After you complain to Howell, then let us know if we should still change our reference. Godspeed.--Aschlafly 14:20, 1 August 2007 (EDT)
Isn't this the site that doesn't take journalists' opinions as fact? PortlyMort 14:25, 1 August 2007 (EDT)
I wrote Mr. Howell a short letter with my grievances. I doubt I'll get a response. But seriously - such random sniping of prominent left-wingers hurts this site's reputation. What they say half the time rebuts itself; why intervene? I actually went to see sicko, and I urge everyone here to as well - not because I think you'll be persuaded to endorse socialized medicine, but simply so you can make your own critical analysis of the film without relying on others. Enough with the group think that's so rampant among us conservatives! We don't have to regurgitate every talking point we hear on Fox News... we're allowed to come to our own opinions about things. ΨtrykeЯ eh?> 11:12, 2 August 2007 (EDT)

It's been a day, and the speculative statement "He'd be dead now if he stayed within his Canadian health care system" is still up there. Does the Main Page not follow the same standards as the articles on Conservapedia? If not, it should, at the very least, follow "facts" - but I guess not, since most article links include a quip about how the world is going to hell in a hand basket (which is an opinion, not fact). ATang 11:04, 2 August 2007 (EDT)

Folks, someone here tried to pretend that Sicko doesn't praise the Canadian system, and perhaps he thought he could fool us with that claim. But this is how to handle such claims: find a more credible liberal who tells the truth and thereby disproves it, which I did. That isn't regurgitating Fox News. I don't even think Fox News carried this story!--Aschlafly 11:41, 2 August 2007 (EDT)

Man, how I regret bringing ΨtrykeЯ's comments together with my own.
ATang 12:39, 3 August 2007 (EDT)
The problem with your methodology, Andy, is that you can arbitrarily choose someone who shares your viewpoint and, upon finding that claim corroborated, declare it the de facto truth. Reality doesn't work like that, and reality is simple: Moore didn't praise or glorify the Canadian healthcare system. And no liberal that I'm aware is proposing we adopt it, except in the most generalized terms as "universal healthcare." Everyone agrees that it's a system mired by bureaucracy and loopholes and not suitable for our country.
Opinions don't trump facts. I'd pull up a quote from Moore saying that he wasn't trying to glorify the Canadian health care system, but then he'd just be practicing liberal deceit, right? ΨtrykeЯ eh?> 12:46, 3 August 2007 (EDT)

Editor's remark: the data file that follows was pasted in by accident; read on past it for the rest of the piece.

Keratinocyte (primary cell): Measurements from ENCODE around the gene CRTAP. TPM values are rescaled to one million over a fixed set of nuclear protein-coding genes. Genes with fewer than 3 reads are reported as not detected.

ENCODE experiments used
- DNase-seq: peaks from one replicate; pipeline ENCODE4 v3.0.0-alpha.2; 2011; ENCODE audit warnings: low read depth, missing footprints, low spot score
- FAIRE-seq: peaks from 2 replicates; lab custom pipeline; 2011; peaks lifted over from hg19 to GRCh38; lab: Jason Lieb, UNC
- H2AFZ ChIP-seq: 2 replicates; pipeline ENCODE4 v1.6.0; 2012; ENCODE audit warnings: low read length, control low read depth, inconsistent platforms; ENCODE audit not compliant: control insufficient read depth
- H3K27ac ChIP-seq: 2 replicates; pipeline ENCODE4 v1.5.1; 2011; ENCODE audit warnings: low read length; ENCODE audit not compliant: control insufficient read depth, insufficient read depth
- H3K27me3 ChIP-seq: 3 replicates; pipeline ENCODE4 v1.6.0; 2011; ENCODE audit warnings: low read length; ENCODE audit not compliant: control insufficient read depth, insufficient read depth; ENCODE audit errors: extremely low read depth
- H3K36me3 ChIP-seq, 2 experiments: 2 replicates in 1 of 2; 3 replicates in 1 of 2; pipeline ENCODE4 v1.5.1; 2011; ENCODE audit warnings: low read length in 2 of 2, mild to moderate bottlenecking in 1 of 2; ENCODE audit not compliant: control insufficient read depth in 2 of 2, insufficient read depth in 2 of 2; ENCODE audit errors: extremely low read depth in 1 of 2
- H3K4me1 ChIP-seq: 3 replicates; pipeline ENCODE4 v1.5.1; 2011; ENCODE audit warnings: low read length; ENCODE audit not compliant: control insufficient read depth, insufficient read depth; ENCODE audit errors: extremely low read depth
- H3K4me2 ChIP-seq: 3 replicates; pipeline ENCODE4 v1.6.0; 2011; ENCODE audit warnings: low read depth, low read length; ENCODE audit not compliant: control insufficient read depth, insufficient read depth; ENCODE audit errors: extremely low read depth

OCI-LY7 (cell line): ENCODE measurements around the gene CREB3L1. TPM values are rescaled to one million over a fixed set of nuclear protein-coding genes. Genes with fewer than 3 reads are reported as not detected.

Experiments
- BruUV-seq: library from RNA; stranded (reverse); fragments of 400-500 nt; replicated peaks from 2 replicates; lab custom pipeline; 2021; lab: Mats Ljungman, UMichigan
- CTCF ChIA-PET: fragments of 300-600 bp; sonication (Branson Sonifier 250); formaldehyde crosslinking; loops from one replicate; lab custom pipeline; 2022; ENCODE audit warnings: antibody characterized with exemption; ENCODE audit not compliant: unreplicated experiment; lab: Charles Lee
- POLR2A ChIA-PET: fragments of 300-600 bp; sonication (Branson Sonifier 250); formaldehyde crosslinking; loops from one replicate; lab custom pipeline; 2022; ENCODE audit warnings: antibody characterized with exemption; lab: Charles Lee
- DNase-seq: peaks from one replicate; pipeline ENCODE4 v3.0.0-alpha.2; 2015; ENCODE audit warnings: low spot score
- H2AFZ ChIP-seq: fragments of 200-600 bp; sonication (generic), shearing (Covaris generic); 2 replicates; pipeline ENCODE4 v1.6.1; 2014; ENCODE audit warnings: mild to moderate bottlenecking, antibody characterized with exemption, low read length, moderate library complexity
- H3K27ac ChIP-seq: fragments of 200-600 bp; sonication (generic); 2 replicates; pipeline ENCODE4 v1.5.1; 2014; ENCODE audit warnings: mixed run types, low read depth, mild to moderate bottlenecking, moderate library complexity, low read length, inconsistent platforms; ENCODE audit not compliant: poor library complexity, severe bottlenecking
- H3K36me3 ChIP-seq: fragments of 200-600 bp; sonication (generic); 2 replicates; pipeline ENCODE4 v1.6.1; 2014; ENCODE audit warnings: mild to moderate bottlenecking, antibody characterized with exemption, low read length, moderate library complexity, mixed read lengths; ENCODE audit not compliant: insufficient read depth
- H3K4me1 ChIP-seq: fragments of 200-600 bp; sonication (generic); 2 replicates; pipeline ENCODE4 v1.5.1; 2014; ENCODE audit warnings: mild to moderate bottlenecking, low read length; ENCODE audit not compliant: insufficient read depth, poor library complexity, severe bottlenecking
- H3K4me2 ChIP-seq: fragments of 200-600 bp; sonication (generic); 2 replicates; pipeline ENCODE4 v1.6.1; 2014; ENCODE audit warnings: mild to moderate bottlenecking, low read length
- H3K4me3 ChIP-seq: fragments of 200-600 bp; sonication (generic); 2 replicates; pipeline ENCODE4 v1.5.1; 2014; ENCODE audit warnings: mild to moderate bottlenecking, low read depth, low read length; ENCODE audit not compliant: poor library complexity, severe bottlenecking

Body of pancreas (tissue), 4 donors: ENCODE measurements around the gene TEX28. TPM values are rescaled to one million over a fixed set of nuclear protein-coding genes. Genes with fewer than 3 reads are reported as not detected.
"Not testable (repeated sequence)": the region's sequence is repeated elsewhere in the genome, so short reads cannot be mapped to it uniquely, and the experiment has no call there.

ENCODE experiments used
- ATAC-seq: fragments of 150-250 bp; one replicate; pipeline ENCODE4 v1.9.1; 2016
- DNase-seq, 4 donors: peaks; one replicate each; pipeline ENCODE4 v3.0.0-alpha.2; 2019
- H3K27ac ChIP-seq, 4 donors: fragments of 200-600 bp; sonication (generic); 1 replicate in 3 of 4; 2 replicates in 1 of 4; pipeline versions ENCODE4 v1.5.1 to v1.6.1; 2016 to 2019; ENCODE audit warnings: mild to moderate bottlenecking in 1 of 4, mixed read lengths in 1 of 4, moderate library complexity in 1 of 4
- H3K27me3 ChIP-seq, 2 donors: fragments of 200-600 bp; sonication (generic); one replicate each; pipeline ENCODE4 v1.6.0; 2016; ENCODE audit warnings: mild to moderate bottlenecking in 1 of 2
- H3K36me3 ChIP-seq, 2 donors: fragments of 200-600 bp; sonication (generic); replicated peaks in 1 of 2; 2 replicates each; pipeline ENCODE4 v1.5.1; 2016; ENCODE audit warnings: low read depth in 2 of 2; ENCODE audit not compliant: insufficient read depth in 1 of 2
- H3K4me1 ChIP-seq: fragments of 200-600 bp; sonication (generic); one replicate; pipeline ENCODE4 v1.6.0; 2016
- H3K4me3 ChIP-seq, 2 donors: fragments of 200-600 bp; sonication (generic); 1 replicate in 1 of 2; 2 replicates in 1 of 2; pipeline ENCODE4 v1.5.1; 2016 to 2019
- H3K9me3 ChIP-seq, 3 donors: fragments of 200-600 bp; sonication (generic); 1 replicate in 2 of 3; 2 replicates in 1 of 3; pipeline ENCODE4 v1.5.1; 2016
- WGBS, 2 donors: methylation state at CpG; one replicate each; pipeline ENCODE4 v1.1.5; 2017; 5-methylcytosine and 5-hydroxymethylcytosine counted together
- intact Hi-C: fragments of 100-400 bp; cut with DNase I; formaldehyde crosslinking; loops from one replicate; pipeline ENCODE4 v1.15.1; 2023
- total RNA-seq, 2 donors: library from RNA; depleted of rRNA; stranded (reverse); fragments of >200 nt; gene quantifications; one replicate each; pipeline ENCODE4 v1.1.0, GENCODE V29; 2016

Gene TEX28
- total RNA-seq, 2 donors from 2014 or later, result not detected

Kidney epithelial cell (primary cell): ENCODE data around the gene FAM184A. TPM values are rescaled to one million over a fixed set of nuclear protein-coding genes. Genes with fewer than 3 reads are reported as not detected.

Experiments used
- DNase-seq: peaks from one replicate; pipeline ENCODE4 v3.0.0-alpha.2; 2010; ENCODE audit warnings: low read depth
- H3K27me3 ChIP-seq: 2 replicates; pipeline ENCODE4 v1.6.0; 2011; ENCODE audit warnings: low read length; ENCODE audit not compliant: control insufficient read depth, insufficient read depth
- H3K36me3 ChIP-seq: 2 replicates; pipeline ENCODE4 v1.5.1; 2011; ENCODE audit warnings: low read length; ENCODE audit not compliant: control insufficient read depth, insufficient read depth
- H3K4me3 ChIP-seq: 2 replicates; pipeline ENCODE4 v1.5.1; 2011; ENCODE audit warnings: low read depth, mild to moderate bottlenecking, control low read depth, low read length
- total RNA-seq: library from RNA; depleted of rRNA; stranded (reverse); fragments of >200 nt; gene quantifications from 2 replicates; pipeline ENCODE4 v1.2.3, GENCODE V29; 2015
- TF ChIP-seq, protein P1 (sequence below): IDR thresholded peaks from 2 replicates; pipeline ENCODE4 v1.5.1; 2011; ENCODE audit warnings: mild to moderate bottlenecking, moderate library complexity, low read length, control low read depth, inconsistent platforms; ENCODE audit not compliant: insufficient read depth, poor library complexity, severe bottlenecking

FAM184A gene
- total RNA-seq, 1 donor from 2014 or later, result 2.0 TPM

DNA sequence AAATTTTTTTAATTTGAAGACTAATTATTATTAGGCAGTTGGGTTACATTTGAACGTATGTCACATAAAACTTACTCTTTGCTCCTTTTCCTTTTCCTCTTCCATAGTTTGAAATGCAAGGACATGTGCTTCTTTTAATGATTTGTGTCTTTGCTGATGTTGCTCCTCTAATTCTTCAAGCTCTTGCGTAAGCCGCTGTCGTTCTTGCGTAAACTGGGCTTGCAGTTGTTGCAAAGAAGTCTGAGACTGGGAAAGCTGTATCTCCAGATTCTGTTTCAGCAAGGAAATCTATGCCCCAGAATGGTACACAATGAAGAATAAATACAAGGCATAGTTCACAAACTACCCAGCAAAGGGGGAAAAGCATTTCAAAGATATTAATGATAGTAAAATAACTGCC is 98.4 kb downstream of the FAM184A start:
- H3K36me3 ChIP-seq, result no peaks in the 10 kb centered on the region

Now Obama, the anti-war candidate, wants to invade another country

I have a feeling that after this announcement the liberals are going to drop him like a bad habit.

--Conservateur 10:58, 1 August 2007 (EDT)

Well, I hate to say it, but he's right. If Pakistan is sheltering terrorists, then we need to go and kill those terrorists. Osama is hiding there somewhere. Of course, troops aren't the only option. SSchultz 20:59, 1 August 2007 (EDT)

Search Wikia Quote.

Jimmy Wales said ""When I opened Wikipedia with only three articles in it, it was a pretty bad encyclopedia".

That's the quotation from the front page - punctuation error included. This has nothing to do with the article, and is using the quote out of context. Wales was talking about the beginnings of Wikipedia, and is trying to compare it to his new startup project Search Wikia, which he says won't be very good at the beginning. The second line was omitted on the Main Page here. Twisting a quotation out of context isn't a proper practice here on Conservapedia, is it? ATang 11:17, 1 August 2007 (EDT)

How long before the Wikipedia volunteers wise up and revolt?

I say three months, tops, before that place goes down in flames.--Conservateur 11:32, 1 August 2007 (EDT)

A little optimistic there, eh?
I'm not very familiar with Wikia, but I thought most Wikipedia volunteers don't participate in the company's projects? And those of them who do get paid. I don't see why there would be a revolution. After all, there was some outrage about Wales overturning the vote on no-follow tags, but no "mass strike" or "resignations", nor any big "class action". I still edit there despite of that (unless I hear more about Wale's evil-doings). ATang 12:02, 1 August 2007 (EDT)
The brain drain has already been occurring at Wikipedia. Smart people don't like to volunteer their efforts only to be used and manipulated by a for-profit project benefiting others. If you don't believe me, look and see how few people volunteer at Microsoft or Google.
I agree that dumber people won't catch on for a while, and they're likely to continue toiling at Wikipedia. But they'll eventually wake up too.--Aschlafly 12:09, 1 August 2007 (EDT)
Ouch, was that a thinly-veiled attack on my intelligence? =P
I don't have problem of his purported manipulations... I volunteer in a hospital (well, in Canada it's non-profit, but I'm sure there isn't a lack of volunteers in US hospitals), and I don't mind my efforts even if my hospital is for profit. The only source of frustration for me is battling vandalism - or worse, people who believe in false facts - but I am still optimistic about the future of Wikipedia. ATang 12:29, 1 August 2007 (EDT)